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Catalyzing leadership for a zero-carbon future

The 27th UN Climate Change Conference of the Parties will be held in Sharm el-Sheikh from 6 – 18 of November 2022.

CATF is at COP27

Egypt is hosting the 27th UN Climate Change Conference of the Parties (COP27) in Sharm el-Sheikh on November 6- 18, bringing leaders in government, civil society, industry, and finance from around the world together to raise ambition and accelerate action to achieve the goals of the Paris Agreement and the UN Framework Convention on Climate Change.

COP27 comes at a critical moment in the fight against climate change and CATF is there to advocate for the changes we need, making sure the world’s most influential leaders understand that we must:

Develop the next generation of innovative clean energy and climate solutions

Center the development needs of the Global South and support those on the front lines of climate change

Move from ambition to action, accountability, and implementation

Reduce carbon emissions and methane emissions simultaneously

Hosting the Zero-Carbon Future Pavilion

A collaborative climate and innovation exchange at COP27

Join CATF experts and partners at our COP27 Zero-Carbon Future pavilion (located in the Blue Zone) where climate advocates, government officials, industry leaders, and experts from around the world take on the hardest climate and energy questions, share innovative solutions, and highlight the opportunities we have to transform the global energy system to address climate change.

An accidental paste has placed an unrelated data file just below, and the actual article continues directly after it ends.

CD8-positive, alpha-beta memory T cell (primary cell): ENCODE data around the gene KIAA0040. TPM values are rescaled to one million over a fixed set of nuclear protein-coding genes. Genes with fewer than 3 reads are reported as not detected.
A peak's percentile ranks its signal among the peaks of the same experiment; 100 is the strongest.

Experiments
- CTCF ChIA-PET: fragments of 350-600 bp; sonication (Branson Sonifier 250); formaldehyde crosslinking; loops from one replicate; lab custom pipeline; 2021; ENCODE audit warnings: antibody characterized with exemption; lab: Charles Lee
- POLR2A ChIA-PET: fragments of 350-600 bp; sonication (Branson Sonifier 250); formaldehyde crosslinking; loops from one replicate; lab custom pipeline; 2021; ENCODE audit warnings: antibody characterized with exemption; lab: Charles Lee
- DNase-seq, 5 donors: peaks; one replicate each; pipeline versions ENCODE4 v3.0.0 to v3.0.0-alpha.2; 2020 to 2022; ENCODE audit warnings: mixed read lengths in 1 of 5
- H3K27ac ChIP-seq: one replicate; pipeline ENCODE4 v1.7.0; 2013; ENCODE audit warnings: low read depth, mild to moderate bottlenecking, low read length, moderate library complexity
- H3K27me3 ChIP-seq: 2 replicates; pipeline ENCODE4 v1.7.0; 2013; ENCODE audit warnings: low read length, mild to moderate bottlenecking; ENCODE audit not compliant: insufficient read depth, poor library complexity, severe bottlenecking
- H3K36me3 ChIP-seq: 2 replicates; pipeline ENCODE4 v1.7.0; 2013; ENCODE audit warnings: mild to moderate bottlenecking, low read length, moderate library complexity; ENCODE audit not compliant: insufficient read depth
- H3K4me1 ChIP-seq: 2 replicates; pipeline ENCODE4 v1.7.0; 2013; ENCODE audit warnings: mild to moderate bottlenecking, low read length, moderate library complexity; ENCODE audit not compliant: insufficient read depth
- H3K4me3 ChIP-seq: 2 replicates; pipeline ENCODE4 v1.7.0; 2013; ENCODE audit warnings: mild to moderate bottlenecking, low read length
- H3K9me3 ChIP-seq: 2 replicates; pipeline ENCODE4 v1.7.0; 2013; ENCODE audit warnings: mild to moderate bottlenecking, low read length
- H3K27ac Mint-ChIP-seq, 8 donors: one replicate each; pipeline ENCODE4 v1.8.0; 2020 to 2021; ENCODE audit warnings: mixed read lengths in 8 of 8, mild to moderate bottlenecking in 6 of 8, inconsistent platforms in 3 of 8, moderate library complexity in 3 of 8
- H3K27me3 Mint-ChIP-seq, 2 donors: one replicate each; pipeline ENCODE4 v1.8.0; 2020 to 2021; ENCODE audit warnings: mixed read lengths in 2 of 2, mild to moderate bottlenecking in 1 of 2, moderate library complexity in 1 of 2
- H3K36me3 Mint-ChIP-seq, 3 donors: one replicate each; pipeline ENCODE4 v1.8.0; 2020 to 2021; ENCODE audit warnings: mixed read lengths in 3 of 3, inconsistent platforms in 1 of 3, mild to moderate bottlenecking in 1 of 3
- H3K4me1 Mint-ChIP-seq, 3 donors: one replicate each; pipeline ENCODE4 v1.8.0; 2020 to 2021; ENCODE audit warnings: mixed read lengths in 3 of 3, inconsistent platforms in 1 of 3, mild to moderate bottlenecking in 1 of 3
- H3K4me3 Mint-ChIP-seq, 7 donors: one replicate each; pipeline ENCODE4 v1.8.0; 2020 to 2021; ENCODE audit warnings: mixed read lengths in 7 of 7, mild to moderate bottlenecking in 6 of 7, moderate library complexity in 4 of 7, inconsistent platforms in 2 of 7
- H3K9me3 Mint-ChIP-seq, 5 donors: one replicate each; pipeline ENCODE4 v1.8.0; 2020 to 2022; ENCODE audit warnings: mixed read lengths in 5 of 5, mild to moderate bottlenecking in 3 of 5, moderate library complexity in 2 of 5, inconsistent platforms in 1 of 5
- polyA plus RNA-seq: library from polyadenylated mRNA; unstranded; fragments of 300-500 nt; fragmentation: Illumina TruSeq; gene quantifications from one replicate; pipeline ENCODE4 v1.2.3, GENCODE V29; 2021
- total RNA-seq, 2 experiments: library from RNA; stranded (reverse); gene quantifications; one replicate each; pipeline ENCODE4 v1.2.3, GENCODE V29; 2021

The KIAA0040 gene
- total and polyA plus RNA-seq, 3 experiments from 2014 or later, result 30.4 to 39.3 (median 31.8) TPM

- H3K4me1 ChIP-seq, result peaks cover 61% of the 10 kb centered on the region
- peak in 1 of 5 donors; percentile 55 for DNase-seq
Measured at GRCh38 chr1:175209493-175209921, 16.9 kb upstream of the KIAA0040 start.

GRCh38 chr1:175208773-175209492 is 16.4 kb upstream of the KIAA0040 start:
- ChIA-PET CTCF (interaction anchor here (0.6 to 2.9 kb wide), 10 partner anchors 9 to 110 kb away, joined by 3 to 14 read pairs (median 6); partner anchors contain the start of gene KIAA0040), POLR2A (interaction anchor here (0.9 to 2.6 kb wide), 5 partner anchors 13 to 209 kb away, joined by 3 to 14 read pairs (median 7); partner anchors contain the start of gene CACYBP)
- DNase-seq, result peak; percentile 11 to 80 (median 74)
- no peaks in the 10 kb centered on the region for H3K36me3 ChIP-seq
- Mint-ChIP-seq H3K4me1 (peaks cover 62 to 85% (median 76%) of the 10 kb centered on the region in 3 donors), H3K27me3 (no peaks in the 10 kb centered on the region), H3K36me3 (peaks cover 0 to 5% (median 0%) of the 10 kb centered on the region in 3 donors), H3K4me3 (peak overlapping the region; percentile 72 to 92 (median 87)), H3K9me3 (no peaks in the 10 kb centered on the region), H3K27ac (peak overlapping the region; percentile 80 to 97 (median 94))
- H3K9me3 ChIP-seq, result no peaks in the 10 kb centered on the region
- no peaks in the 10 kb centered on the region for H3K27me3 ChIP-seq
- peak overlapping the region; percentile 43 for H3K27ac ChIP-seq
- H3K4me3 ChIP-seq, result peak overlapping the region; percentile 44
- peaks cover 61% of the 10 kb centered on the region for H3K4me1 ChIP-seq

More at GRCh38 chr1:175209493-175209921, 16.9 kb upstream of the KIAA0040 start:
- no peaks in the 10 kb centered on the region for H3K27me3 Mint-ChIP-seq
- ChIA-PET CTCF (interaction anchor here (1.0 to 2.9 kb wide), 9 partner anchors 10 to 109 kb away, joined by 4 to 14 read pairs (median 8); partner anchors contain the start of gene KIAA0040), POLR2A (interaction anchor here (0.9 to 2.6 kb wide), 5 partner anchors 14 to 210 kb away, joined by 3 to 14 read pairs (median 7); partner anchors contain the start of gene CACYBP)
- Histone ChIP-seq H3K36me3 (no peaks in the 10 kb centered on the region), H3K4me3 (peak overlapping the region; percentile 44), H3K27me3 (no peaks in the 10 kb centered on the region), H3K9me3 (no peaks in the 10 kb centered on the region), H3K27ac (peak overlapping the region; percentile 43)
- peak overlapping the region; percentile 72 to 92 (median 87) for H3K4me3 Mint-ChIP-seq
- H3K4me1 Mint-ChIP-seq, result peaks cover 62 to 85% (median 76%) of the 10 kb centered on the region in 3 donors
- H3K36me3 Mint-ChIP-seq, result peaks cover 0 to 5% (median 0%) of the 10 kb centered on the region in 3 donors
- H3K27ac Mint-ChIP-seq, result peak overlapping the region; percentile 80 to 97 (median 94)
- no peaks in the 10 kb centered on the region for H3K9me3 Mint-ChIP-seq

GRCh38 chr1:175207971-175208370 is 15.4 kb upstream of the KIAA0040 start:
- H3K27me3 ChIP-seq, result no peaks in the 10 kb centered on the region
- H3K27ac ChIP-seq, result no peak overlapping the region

The latest news from COP27

Follow us as we live-tweet from COP27 @cleanaircatf

Media and press enquiries

Troy Shaheen
Communications Director, U.S.

Rowan Emslie
Communications Director, Europe

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Find answers to your common questions around COP.

What is COP?

The Conference of the Parties (COP) is an annual climate conference hosted by the United Nations Framework Convention on Climate Change (UNFCCC), an international environmental treaty adopted and implemented by countries all around the world in 1994 to address the issue of climate change. The parties refer to the 197 countries that ratified the agreement, representing almost universal global involvement.